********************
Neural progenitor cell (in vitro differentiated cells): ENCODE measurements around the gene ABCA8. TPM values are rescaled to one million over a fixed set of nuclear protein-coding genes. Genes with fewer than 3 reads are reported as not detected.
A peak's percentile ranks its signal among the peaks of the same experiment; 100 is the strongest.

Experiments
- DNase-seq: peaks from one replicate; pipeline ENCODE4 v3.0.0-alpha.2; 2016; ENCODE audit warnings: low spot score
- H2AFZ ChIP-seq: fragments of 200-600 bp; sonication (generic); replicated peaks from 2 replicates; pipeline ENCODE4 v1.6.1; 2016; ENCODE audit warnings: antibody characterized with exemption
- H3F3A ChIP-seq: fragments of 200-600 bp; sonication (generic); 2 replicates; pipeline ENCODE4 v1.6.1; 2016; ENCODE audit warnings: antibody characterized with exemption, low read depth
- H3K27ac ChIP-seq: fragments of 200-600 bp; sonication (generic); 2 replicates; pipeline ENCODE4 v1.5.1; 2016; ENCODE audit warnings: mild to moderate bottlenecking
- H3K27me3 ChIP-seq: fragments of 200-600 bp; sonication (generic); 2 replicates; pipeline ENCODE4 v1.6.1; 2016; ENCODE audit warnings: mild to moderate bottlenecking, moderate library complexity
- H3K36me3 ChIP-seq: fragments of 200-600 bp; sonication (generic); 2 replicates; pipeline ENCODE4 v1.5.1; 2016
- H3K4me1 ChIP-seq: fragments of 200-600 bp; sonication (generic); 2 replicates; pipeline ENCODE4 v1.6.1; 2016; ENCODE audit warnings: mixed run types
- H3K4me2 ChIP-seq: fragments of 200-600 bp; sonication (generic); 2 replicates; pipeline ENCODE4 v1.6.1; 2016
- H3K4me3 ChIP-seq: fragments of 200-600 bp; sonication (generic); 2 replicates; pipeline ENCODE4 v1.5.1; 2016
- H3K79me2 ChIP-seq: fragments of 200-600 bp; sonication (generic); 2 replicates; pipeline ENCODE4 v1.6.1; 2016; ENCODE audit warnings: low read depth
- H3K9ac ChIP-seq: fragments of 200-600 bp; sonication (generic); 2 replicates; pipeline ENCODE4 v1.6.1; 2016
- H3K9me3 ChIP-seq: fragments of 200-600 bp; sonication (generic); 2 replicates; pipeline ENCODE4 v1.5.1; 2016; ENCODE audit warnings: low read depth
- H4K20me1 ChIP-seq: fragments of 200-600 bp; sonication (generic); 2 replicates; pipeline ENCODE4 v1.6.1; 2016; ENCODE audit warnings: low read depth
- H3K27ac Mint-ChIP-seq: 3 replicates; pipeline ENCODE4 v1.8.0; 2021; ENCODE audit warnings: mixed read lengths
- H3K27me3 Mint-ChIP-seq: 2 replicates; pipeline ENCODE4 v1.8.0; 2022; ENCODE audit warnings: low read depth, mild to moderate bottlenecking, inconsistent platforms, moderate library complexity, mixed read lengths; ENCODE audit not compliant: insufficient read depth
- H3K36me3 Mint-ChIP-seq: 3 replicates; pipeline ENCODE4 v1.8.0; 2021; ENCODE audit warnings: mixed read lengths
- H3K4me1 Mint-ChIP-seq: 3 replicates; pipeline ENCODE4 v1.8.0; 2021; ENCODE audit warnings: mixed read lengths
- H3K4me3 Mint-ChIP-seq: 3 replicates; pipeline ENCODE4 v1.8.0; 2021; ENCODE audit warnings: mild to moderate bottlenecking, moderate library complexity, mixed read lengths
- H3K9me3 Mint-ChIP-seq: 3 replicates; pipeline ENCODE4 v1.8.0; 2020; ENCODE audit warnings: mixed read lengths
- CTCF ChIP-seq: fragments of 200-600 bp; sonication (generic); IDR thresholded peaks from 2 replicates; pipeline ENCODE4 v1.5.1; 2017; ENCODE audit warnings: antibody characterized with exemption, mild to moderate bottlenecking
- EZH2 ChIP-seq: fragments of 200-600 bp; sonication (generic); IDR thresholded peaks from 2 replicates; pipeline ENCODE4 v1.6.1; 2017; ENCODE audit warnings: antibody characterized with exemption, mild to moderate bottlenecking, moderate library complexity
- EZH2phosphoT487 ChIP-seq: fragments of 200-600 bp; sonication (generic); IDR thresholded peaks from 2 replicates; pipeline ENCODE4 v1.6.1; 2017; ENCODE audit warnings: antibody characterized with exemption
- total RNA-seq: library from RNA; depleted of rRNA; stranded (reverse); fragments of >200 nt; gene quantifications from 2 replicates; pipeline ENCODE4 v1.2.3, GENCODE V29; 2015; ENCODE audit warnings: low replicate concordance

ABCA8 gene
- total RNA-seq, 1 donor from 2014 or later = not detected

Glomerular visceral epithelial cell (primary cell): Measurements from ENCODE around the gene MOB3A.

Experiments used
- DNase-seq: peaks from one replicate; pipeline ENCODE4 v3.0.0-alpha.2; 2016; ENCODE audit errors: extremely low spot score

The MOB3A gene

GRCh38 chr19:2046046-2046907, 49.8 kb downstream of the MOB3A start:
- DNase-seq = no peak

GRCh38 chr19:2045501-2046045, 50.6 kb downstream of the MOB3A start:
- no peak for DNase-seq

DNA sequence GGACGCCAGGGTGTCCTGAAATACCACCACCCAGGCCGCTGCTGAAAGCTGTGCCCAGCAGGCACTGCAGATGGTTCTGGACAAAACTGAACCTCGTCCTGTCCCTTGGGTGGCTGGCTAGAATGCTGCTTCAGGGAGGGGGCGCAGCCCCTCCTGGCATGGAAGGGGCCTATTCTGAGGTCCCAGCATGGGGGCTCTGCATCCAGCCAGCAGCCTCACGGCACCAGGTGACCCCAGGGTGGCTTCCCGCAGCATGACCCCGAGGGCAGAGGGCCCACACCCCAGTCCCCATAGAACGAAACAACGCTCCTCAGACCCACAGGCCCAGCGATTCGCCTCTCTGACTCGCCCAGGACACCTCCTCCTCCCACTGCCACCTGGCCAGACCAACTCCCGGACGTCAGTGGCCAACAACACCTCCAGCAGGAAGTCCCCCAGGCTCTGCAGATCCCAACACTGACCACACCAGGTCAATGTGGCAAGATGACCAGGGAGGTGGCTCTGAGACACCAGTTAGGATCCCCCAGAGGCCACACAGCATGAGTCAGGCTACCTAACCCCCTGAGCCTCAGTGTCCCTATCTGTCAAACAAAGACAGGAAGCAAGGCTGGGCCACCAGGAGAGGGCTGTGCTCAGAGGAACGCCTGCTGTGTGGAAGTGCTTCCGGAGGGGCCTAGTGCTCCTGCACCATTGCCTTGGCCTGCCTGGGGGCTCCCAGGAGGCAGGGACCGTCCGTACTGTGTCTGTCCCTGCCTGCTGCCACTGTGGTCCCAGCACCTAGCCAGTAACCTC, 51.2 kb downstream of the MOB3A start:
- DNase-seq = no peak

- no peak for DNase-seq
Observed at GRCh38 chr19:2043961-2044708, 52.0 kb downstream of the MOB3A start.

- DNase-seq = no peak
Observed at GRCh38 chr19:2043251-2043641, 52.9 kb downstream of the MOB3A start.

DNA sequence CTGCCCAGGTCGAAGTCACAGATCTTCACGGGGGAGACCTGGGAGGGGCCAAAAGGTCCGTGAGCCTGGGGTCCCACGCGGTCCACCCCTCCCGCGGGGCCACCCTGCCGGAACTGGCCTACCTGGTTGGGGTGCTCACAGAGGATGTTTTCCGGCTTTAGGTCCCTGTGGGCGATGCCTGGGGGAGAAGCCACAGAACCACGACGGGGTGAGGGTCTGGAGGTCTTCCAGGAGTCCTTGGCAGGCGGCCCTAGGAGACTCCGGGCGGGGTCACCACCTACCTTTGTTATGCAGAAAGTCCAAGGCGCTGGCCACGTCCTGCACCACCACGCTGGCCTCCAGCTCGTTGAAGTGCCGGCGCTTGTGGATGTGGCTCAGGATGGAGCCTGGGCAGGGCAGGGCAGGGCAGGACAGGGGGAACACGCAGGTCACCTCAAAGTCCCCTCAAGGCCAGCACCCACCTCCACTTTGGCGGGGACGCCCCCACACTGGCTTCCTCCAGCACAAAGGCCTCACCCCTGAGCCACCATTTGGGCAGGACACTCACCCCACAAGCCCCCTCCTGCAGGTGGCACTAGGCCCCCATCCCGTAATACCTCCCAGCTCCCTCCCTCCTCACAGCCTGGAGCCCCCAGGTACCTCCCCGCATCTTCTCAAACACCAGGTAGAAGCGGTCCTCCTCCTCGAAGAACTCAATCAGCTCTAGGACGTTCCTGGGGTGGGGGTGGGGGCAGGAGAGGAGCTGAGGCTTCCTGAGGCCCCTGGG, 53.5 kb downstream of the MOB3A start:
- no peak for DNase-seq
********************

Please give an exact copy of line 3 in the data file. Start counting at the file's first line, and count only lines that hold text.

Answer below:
Experiments